Do you have a vast knowledge about, say, Windows or Gmail, and would love to share that on YouTube? Many tech gurus on YouTube record their tips using Camtasia Studio, the leading screen-recording software that bundles a compositing suite. Does that mean you must have Camtasia as well? If you can afford it, go right ahead.
There are other options when it comes to recording your screen, however. Camstudio is a simple open-source screen recorder that’s great for someone who’s starting out his or her YouTube show on software tips and how-to’s. If you’re looking for something that allows you to enhance your videos even more, check out what ActivePresenter offers. ActivePresenter is a screencasting software that you can use to author training tutorials and software walkthroughs. Let’s see what other features ActivePresenter has for us.
ActivePresenter comes in three different versions: Free, Standard and Professional. You can read the feature comparison here, but basically, the Standard and Professional versions allow a bit more interactivity with the final video product and can export to a few more formats than the Free version (e.g. Flash, HTML, AJAX, PDF). The latter has the same capture, editing and audiovisual features that are offered by the Standard and Professional versions. In this article, we’ll be testing the Free version.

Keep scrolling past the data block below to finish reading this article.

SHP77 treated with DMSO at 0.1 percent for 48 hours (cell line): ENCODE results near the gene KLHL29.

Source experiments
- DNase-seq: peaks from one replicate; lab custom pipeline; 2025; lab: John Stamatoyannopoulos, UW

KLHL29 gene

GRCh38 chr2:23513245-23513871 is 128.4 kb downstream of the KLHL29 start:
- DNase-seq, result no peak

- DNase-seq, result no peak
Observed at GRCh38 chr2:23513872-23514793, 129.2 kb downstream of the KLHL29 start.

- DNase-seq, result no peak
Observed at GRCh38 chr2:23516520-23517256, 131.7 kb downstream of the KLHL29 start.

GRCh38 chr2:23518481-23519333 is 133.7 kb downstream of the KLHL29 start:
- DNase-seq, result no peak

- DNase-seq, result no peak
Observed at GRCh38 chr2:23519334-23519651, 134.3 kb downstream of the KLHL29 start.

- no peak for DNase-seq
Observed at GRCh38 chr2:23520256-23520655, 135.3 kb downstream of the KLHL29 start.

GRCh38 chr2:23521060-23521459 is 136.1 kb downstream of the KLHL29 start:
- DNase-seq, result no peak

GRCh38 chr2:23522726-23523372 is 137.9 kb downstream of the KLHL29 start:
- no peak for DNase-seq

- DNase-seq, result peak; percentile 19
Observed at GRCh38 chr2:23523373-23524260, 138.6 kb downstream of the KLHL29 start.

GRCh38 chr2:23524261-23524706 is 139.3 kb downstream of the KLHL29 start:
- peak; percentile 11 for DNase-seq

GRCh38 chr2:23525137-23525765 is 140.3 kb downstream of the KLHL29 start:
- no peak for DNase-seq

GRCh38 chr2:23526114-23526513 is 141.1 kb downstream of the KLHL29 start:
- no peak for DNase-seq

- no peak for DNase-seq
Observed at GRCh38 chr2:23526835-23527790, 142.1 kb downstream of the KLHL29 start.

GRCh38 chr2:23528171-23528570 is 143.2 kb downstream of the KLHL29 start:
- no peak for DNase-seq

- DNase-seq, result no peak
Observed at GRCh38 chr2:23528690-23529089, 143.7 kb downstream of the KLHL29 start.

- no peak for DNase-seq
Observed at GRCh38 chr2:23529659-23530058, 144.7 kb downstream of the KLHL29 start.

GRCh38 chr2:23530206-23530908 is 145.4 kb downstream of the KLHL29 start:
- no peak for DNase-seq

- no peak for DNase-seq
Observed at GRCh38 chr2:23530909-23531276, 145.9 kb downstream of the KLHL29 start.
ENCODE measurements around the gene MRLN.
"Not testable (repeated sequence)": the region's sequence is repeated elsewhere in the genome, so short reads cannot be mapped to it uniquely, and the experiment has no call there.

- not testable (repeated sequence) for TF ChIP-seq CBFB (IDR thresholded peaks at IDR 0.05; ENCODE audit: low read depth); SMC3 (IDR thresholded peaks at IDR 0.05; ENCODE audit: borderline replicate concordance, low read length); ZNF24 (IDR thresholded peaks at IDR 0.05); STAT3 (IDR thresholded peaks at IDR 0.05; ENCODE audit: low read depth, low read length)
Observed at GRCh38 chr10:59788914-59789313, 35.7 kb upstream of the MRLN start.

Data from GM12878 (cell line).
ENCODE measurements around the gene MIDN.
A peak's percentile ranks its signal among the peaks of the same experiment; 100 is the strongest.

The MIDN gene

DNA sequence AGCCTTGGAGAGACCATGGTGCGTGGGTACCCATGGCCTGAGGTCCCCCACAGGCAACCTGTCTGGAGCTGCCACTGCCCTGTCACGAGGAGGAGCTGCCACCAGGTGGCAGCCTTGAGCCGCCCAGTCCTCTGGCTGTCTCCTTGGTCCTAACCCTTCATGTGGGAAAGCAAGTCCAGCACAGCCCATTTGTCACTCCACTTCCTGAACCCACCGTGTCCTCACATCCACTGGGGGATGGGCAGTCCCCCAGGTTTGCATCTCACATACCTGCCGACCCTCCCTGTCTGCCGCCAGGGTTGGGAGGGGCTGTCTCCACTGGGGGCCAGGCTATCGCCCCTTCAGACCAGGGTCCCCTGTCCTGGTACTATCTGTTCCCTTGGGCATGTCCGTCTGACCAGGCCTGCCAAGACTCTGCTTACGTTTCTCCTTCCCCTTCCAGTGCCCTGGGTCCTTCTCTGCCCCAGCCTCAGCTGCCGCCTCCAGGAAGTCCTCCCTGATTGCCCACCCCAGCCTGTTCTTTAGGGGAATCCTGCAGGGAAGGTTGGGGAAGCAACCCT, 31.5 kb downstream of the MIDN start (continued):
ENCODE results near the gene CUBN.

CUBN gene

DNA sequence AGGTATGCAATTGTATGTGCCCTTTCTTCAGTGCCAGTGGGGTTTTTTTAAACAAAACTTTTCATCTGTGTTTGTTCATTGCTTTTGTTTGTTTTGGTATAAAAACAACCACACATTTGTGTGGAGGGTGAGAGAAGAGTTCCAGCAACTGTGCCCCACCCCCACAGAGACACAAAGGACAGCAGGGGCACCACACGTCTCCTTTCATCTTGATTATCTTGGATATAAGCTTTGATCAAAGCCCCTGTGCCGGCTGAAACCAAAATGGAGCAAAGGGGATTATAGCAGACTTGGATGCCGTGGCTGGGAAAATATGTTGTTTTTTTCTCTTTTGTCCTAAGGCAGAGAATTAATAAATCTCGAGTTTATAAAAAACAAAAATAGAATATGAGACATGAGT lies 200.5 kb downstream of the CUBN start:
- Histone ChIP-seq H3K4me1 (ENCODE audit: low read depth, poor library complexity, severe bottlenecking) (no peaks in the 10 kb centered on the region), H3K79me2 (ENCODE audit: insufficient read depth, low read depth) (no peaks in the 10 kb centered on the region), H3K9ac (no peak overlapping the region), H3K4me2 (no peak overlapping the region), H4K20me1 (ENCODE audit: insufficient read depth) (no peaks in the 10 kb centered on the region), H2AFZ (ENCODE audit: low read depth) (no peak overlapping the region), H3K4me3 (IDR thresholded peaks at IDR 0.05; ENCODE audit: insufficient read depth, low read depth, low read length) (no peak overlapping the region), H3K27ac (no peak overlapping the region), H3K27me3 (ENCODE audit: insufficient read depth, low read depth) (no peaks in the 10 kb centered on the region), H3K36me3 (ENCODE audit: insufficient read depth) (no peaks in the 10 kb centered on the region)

Once you download the latest release of ActivePresenter, you can create a new project or capture and start recording your whole desktop, a specific application window or simply in any of the preset sizes, which include HD resolution (1280 x 720) and full HD (1920 x 1080).
After you are done with the recording, you’ll be taken to the editing window, where you’ll see a timeline on the bottom to visualize all the items on your screencast. If you’ve ever worked with Windows Live Movie Maker or iMovie, you’ll know that on the timeline, you can shrink the duration of certain items, move things around, and customize your demo even further.
Basically, this where you can make a montage with all the elements you envision in your tutorial. You’ll be able to insert all types of elements to enhance your screencast, including annotations, callouts, voice-overs, mouse-clicks, etc.
Not only can you add other videos PiP style, you can also edit your screenshots with the built-in image editor, which you can use to crop the image, add text and lines to highlight a specific section, and more.
Once you’ve got all the frames in the desired order, have added all the necessary annotations and overlays, and have the most satisfying screencast with synced audio and no hiccups, you can export your work in several formats.
If you’re on a quest to produce your very own incredible tutorials, you should definitely give ActivePresenter a try. Its interface may look intimidating, but it’s actually pretty painless to create great presentations.
For other ways to build tutorials or even product demos, definitely check out Wink too. It involves a bit more manual work as you’re in charge of every video frame, but it can produce some great video walkthroughs.
What’s your favorite screencasting software? Let us know in the comments section below!